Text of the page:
Inside Story

Current affairs & culture from Australia and beyond

1186 words

National Affairs

Fact and fiction on the campaign trail

21 June 2016

Peter Brent goes the full gamut, from porkies to whoppers

Right:

Victim and perpetrator: Malcolm Turnbull speaks to journalists in Darwin early in the campaign. Lukas Coch/AAP Image

Victim and perpetrator: Malcolm Turnbull speaks to journalists in Darwin early in the campaign. Lukas Coch/AAP Image


Malcolm Turnbull made an audacious call on Monday this week. Complaining about Labor’s “extraordinarily dishonest scare campaign” against the government’s alleged plan to “privatise Medicare,” the prime minister pronounced it “the biggest lie of the campaign.”

This is a huge accolade in a highly competitive field. Election 2016 overflows with misrepresentations, distortions and outright whoppers – and that’s just from the combatants’ cheer squads in mainstream and social media. The pollies themselves are letting fly with whatever mistruth happens to come into their heads.

In other words, it’s like every other campaign you can remember.

Some commentators seem squeamish about the idea that politicians lie, but being untruthful is a core duty of the profession. Every time a cabinet minister is outvoted on a policy and then defends it in public, and takes the opportunity to excoriate any opposition, what is she or he doing?

What are we supposed to think of Turnbull pretending to support a gay marriage plebiscite and “direct action” on climate change? Or of Bill Shorten railing against company tax cuts?

And the most outrageous misrepresentations are always, of course, about the other side: what they did in government and what they plan to do.

So what are the big porkies in this campaign? Well, it’s a question of where we start.

The government’s plan to privatise Medicare

For the past two decades, it’s Bob Hawke rather than Paul Keating who has been an asset to Labor oppositions. Retaining much residual goodwill, he keeps his public interventions to a minimum and uses his capital sparingly.

Labor’s Medicare privatisation advertisement, which features Hawke, is highly effective. So much so that the opposition has adopted his line as its mantra and panicked Turnbull into abandoning any possibility of privatising Medicare’s payment system.

Yes, the accusation is nonsense, but health, along with education and industrial relations, is the Liberal Party’s soft underbelly. Like all big lies, this one possesses a grain of believability. Many voters recall the Liberals’ unconcealed loathing of the very concept of socialised medicine from the early 1970s through to the mid 1990s.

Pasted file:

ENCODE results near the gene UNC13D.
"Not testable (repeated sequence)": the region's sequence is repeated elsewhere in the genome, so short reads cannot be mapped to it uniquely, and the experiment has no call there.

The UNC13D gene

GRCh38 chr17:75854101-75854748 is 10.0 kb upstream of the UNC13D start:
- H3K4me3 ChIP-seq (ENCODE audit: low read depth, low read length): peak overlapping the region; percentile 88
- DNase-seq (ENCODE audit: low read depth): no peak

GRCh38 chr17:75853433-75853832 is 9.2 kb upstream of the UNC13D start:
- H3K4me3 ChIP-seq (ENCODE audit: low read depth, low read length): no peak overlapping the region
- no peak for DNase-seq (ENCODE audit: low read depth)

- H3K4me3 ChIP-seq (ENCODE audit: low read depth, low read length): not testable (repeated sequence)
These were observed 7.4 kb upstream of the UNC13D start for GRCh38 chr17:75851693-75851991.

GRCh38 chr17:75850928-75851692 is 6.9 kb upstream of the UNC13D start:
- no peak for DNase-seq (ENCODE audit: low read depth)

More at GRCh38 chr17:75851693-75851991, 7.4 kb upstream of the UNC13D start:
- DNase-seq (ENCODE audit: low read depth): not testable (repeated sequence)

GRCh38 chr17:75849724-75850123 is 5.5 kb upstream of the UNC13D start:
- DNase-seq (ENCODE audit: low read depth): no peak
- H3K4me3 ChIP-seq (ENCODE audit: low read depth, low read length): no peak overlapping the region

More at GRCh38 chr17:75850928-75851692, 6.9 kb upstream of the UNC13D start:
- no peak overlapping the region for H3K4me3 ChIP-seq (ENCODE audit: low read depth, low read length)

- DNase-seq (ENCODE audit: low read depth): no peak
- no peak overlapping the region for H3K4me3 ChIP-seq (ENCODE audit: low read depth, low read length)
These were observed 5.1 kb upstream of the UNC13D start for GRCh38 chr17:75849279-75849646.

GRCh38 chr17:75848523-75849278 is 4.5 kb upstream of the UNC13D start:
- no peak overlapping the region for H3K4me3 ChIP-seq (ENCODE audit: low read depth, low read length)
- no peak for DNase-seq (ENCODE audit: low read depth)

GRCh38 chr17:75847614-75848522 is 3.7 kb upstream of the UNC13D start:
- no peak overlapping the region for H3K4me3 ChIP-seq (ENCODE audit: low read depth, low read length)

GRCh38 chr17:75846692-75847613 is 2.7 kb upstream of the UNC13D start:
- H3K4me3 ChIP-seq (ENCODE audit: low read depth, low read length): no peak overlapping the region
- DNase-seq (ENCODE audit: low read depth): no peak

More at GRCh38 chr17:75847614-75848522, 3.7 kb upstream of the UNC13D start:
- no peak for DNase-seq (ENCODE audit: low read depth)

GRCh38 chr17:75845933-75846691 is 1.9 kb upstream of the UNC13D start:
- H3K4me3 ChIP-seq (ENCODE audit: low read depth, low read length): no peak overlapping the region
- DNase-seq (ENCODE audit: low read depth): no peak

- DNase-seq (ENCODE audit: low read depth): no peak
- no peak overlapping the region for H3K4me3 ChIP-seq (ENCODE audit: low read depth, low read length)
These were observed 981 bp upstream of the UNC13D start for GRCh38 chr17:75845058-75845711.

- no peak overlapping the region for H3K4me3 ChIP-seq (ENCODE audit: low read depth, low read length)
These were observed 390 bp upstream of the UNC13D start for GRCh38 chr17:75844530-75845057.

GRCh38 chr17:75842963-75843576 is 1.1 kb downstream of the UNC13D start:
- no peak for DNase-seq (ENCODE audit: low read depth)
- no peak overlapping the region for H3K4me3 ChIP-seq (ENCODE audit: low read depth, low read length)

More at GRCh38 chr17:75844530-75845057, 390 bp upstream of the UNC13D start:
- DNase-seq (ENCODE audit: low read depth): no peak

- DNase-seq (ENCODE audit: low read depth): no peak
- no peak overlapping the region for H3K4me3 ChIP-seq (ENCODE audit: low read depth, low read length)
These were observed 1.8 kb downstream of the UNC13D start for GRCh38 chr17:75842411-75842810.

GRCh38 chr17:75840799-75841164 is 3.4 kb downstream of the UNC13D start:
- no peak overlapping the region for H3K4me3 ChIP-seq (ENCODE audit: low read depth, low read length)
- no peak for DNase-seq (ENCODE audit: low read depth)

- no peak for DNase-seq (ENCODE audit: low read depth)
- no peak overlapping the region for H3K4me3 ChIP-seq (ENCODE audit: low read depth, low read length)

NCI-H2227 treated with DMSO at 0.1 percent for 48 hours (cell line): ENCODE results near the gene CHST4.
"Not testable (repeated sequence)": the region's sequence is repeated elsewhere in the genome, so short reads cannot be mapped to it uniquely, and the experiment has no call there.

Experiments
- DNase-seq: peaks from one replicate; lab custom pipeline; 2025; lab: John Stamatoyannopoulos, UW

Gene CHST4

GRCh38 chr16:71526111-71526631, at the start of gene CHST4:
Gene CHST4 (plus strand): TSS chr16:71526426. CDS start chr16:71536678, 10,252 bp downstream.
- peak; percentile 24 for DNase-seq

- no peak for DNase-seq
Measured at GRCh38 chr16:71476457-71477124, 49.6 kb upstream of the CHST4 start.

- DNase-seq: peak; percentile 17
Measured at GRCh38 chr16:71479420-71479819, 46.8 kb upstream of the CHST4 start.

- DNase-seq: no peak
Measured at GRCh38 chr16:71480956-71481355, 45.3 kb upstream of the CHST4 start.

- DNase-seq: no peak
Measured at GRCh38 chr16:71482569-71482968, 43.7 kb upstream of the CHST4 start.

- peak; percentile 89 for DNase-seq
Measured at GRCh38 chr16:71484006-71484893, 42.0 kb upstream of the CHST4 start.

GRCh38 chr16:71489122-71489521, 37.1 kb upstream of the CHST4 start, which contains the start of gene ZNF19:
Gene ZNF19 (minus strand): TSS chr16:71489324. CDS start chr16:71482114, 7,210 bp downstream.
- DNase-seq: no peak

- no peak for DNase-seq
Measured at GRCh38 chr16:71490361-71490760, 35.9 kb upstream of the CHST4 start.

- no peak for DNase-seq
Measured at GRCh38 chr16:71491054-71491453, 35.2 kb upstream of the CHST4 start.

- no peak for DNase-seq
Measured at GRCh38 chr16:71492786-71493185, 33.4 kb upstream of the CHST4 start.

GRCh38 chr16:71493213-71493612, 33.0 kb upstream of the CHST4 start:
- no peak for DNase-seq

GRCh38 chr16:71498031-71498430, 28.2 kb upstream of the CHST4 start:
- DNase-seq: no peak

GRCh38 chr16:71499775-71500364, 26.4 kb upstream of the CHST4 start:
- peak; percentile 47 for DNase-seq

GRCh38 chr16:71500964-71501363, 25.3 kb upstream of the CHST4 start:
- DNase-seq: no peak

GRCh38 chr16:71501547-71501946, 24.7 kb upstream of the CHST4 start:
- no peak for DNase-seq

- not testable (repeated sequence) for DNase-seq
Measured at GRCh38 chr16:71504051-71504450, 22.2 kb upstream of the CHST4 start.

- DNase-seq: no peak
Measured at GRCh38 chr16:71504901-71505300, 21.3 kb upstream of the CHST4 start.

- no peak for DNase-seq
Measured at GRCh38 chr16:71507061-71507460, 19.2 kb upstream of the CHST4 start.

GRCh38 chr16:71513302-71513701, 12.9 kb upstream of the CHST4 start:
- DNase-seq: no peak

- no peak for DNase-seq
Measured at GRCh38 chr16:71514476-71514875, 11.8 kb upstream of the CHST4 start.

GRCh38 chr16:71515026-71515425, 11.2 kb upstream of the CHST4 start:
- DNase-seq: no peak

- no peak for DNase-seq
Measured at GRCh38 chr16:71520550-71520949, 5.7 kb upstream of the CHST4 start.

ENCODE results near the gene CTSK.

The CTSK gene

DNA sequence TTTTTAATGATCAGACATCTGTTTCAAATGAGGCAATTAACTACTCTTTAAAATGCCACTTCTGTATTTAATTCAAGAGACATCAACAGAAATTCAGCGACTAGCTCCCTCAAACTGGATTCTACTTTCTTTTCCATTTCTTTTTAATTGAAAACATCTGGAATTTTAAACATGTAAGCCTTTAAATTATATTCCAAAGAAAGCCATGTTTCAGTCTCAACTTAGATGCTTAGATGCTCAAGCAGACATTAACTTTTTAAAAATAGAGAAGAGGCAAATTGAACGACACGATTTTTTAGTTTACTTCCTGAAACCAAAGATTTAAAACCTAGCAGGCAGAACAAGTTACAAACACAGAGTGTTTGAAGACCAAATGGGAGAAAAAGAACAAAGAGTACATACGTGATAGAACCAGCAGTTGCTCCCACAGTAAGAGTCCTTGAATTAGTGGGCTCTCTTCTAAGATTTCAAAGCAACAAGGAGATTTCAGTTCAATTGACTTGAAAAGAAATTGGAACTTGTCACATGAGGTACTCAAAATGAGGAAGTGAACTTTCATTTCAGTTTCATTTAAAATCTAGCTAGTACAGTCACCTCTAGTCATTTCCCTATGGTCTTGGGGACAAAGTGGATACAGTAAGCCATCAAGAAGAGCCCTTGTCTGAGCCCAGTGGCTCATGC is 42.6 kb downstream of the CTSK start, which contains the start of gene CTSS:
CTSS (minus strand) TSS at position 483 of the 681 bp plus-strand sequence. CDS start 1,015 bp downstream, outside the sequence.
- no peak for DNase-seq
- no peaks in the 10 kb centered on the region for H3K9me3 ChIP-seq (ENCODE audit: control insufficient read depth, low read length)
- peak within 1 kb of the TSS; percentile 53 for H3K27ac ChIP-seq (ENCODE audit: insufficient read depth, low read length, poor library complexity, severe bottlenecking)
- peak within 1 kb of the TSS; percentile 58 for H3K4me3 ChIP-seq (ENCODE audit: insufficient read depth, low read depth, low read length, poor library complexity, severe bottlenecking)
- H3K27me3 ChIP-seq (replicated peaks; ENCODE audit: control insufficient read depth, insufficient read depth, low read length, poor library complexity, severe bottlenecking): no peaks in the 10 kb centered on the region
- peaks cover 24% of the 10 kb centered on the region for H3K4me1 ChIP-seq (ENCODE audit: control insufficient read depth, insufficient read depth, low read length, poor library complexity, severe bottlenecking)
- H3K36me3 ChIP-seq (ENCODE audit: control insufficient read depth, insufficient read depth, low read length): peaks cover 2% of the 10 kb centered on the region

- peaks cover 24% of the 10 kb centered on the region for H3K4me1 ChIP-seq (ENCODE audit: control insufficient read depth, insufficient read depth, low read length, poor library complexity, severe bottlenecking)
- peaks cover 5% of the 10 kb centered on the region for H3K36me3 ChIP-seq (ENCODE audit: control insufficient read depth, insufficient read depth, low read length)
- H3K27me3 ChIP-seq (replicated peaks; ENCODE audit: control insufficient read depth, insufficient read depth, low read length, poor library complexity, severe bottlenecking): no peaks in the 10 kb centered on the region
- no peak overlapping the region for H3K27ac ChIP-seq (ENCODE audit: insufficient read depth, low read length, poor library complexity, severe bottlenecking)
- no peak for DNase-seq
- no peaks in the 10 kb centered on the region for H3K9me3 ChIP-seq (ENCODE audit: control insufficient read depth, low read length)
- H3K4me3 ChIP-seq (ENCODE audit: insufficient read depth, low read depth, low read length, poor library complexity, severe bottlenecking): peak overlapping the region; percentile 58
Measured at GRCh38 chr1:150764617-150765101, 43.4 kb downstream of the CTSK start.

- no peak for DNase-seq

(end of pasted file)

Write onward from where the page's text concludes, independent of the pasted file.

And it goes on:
One suspects that deep in the breast of modern Liberals, particularly those who consider themselves economically dry – perhaps even Turnbull himself – remains a longing to tear open the public health system and expose it to the glories of the free market. (See, for example, cabinet minister Kelly O’Dwyer ruminating among friends about universal health cover last year.)

Labor’s housing policy will smash property values and the economy itself

Everyone agrees that the cost of housing has risen more than has been desirable in recent decades. But tackling the issue so late in the piece, especially given that most voters own property, was always going to be risky. The distinction between moderating price increases and causing a fall in property values is too subtle for an election campaign.

Labor threw caution to the wind and took a policy to an election anyway. No government in recent memory would have resisted such a big, juicy target. The Coalition is telling us Labor will smash the value of your home and investment properties.

Mind you, the government claims to have plans, not yet outlined, to… well, wreak havoc on ordinary mums’ and dads’ investment portfolios as well, but by other means, namely getting the states to increase land supply.